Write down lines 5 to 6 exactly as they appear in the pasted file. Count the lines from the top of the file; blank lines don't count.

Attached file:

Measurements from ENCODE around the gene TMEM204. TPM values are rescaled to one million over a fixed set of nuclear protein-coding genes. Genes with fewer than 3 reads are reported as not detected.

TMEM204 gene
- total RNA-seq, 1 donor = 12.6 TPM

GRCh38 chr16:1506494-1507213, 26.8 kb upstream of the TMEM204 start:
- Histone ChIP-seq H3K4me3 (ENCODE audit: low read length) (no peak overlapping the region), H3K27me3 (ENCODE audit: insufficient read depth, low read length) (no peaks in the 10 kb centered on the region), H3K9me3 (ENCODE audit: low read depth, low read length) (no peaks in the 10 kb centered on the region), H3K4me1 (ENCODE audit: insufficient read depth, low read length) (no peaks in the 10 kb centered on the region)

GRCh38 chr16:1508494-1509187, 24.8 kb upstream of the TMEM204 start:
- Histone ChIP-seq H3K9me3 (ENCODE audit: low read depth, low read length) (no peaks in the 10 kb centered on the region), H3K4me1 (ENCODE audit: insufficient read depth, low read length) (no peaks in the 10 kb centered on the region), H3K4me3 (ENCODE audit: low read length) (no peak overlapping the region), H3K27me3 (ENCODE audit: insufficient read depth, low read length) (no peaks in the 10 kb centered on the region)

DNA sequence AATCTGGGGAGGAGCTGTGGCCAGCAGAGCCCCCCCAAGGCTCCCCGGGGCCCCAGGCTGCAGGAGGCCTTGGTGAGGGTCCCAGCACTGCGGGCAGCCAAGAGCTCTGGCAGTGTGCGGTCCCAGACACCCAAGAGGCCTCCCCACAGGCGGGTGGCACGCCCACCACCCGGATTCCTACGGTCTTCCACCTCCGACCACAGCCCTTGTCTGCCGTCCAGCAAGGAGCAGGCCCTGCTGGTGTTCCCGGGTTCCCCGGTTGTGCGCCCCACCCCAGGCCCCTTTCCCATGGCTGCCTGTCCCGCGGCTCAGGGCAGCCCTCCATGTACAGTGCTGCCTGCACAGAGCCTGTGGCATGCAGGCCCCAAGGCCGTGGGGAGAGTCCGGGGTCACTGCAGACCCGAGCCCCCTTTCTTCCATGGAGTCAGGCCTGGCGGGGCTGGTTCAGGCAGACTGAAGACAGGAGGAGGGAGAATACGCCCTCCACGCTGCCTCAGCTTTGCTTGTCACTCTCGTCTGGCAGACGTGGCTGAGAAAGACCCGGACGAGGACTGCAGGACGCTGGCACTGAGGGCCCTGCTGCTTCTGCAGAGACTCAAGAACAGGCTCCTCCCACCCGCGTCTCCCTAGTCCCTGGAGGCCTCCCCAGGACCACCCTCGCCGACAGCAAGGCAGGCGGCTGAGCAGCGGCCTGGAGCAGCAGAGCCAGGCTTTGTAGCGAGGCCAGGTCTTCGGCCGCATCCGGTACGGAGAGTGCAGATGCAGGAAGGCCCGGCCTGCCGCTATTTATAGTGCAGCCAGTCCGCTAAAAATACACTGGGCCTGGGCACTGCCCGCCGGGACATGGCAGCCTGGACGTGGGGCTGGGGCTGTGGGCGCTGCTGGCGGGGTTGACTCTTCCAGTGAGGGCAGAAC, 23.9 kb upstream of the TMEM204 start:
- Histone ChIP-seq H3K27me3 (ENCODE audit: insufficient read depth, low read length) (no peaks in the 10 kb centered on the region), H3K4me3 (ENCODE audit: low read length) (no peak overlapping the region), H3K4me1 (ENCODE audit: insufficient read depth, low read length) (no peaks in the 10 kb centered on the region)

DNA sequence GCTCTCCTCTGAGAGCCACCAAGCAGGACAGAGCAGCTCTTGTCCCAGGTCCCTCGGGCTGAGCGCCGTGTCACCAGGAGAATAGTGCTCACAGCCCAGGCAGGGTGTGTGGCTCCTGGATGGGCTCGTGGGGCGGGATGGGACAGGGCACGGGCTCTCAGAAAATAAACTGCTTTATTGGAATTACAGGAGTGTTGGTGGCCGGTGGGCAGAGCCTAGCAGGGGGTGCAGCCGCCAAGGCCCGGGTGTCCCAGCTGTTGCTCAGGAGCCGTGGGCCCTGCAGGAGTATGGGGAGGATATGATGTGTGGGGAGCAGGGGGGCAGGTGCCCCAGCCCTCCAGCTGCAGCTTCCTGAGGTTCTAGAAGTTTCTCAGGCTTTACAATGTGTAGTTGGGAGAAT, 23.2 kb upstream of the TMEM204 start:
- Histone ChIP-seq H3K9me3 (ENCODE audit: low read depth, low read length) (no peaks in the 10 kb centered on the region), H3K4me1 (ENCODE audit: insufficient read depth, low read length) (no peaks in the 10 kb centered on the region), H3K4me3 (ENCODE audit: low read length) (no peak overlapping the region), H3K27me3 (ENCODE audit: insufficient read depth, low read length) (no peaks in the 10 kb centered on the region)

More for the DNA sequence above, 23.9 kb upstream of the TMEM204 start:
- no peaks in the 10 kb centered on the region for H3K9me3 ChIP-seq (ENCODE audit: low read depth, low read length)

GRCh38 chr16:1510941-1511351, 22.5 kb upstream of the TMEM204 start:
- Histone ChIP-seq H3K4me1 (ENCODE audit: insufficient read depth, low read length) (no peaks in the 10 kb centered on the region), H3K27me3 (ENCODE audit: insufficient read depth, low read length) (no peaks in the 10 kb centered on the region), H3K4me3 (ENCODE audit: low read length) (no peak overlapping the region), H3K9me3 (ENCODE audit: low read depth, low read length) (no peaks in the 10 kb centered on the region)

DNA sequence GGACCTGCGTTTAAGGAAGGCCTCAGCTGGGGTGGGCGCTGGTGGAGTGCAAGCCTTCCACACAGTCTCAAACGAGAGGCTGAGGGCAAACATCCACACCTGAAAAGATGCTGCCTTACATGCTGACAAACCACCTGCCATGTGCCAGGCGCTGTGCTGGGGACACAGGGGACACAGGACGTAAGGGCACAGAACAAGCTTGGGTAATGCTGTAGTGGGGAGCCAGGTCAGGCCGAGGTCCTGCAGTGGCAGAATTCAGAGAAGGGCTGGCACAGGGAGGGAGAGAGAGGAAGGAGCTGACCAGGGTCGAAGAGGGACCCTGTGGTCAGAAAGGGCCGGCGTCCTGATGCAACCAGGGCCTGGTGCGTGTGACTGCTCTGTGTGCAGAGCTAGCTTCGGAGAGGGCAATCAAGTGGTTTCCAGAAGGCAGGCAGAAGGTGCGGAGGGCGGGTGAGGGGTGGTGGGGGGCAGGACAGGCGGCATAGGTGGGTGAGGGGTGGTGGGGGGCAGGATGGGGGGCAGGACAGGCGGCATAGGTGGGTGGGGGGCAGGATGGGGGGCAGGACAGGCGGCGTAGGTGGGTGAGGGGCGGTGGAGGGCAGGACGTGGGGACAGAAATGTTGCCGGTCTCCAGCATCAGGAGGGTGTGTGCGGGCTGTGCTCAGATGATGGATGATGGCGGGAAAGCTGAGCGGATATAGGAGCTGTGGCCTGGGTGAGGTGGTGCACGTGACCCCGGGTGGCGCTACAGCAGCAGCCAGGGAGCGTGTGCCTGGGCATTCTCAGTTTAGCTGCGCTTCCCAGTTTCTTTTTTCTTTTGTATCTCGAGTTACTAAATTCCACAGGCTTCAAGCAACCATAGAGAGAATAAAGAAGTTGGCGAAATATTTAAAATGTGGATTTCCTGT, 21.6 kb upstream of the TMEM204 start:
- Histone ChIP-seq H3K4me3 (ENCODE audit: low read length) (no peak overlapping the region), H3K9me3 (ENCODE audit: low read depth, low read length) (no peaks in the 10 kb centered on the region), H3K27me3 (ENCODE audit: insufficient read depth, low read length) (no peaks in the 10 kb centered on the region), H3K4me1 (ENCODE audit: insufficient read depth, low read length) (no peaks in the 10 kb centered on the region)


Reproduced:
- Histone ChIP-seq H3K4me3 (ENCODE audit: low read length) (no peak overlapping the region), H3K27me3 (ENCODE audit: insufficient read depth, low read length) (no peaks in the 10 kb centered on the region), H3K9me3 (ENCODE audit: low read depth, low read length) (no peaks in the 10 kb centered on the region), H3K4me1 (ENCODE audit: insufficient read depth, low read length) (no peaks in the 10 kb centered on the region)

GRCh38 chr16:1508494-1509187, 24.8 kb upstream of the TMEM204 start: